One of the most frequent questions parents ask is, “How do I know which bat to buy my son or daughter?” If you go into a sports store these days, you will see rows of metal and wood bats and it can be difficult to know what you need. Here are some tips on how to choose the right bat for you!
Which store should I go to?
We recommend you go to a store which specializes in baseball, as opposed to a department store. Bats can be an expensive purchase, so it’s nice to speak to sales staff that have more experience to provide appropriate advice. For example, Home Run Sports (http://www.homerunsports.info) is an excellent source for both metal and wood bats.
Aluminum vs. Wood
The decision to buy an aluminum bat vs. a wood bat is generally determined by the level your child plays and the specific rules for that league. For example, if your son or daughter plays below bantam (12 years old), they likely use aluminum bats. However, if they play at the rep level above bantam, they likely use wood bats.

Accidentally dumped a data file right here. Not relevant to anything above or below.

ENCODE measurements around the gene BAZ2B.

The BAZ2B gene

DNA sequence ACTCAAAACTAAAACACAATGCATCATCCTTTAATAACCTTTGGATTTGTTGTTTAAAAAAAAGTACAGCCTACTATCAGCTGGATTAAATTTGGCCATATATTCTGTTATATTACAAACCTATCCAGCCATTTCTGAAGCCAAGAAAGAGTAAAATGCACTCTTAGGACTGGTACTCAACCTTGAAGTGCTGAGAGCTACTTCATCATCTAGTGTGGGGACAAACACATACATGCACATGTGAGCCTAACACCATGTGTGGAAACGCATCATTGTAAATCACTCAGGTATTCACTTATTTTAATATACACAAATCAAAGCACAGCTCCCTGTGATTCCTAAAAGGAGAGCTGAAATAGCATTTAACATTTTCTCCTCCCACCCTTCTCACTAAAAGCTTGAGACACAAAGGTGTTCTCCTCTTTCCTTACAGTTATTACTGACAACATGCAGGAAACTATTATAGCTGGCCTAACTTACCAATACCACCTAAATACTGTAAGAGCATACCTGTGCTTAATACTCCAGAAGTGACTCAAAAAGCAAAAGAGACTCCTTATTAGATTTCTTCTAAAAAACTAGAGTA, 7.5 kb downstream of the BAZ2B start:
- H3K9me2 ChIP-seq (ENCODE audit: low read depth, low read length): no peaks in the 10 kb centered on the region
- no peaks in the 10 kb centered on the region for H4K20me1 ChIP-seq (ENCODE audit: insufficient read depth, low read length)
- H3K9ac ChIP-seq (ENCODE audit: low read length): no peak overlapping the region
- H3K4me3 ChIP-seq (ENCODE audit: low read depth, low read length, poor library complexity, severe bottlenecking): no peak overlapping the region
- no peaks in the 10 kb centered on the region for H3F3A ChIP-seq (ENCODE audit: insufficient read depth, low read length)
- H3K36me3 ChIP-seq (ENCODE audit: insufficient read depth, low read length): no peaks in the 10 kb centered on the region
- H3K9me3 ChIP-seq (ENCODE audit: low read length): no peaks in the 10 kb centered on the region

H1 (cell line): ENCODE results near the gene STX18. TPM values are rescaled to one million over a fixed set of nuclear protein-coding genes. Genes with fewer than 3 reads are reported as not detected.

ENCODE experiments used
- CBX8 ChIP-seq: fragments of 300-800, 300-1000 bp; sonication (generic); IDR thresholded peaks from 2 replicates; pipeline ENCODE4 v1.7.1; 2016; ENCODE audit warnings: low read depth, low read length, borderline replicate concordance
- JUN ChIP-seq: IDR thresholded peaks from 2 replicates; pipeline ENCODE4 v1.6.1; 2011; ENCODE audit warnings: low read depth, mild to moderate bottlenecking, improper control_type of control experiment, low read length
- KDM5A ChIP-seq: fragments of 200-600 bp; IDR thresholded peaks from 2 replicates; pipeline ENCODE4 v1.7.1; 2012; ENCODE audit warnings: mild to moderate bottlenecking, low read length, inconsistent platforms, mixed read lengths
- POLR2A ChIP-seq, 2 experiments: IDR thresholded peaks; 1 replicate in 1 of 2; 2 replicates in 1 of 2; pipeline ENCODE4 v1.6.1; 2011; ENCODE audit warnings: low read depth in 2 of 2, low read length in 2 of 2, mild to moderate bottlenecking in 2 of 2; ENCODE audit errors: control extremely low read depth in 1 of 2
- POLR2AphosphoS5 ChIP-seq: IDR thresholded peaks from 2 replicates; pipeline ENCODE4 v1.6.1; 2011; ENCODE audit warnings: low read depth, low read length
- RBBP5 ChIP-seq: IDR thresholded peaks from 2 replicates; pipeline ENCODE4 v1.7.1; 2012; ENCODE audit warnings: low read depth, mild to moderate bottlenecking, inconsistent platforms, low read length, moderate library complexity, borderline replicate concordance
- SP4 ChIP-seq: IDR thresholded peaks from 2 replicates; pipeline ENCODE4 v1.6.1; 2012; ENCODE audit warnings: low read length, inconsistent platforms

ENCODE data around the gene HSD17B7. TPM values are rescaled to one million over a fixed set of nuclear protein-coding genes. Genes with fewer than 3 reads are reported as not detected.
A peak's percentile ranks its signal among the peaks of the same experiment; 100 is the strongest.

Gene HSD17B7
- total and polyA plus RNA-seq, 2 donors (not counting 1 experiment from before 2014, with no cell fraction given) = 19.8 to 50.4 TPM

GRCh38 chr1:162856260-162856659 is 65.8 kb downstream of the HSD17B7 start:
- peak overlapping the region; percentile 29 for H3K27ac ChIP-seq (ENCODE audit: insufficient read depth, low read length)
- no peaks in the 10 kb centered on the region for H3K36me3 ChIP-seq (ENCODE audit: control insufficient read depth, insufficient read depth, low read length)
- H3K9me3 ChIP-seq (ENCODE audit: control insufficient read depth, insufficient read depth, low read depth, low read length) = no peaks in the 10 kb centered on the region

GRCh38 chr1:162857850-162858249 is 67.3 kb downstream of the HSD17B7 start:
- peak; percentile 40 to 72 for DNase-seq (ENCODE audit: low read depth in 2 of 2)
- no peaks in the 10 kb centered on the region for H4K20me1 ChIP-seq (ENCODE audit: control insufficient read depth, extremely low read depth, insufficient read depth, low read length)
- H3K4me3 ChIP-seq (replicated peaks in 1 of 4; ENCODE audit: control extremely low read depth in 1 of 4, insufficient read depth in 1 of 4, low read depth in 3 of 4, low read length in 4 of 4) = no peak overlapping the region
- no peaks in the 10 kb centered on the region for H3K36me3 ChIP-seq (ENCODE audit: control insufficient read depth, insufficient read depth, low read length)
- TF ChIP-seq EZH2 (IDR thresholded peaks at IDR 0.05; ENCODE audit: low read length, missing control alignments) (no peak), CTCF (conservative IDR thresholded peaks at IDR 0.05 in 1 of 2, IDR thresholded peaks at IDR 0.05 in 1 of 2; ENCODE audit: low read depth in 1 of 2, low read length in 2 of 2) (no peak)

How heavy should it be?
This is the most important question when selecting a bat. Similar to how long it should be, the bat should be a weight that allows you to generate enough bat speed to successfully hit a fastball. If the bat is too heavy, it will be difficult to hit an inside (or high) pitch. Generally, bigger or heavier player prefer a heavier bat so they can achieve more power. Conversely, smaller players prefer a lighter bat so it is easier to swing. We recommend leaning towards a lighter bat so you have maximum control.
Test: Hold the bat so you are pointing it directly away from your body at shoulder height; bat is parallel to the floor. If you are able to hold it in this position for 5-10 seconds without shaking or feeling fatigued, it is likely an appropriate weight. If not, then we recommend selecting a shorter or lighter bat.
How long should it be?
Generally speaking, the bat should be long enough that you are able to successfully hit an inside pitch as well as hit an outside pitch. The shorter the bat, the easier it is to hit an inside pitch; the longer the bat, the easier it is to hit an outside pitch. Of course, longer bats are usually heavier than shorter bats. We recommend leaning towards a shorter bat so it is lighter and easier to control.
Lastly, the bat has to feel right for you. Every bat has a different grip and different weight distribution, so try out several options and choose the one that feels the most comfortable when you swing.
Enjoy your new tool and keep working hard!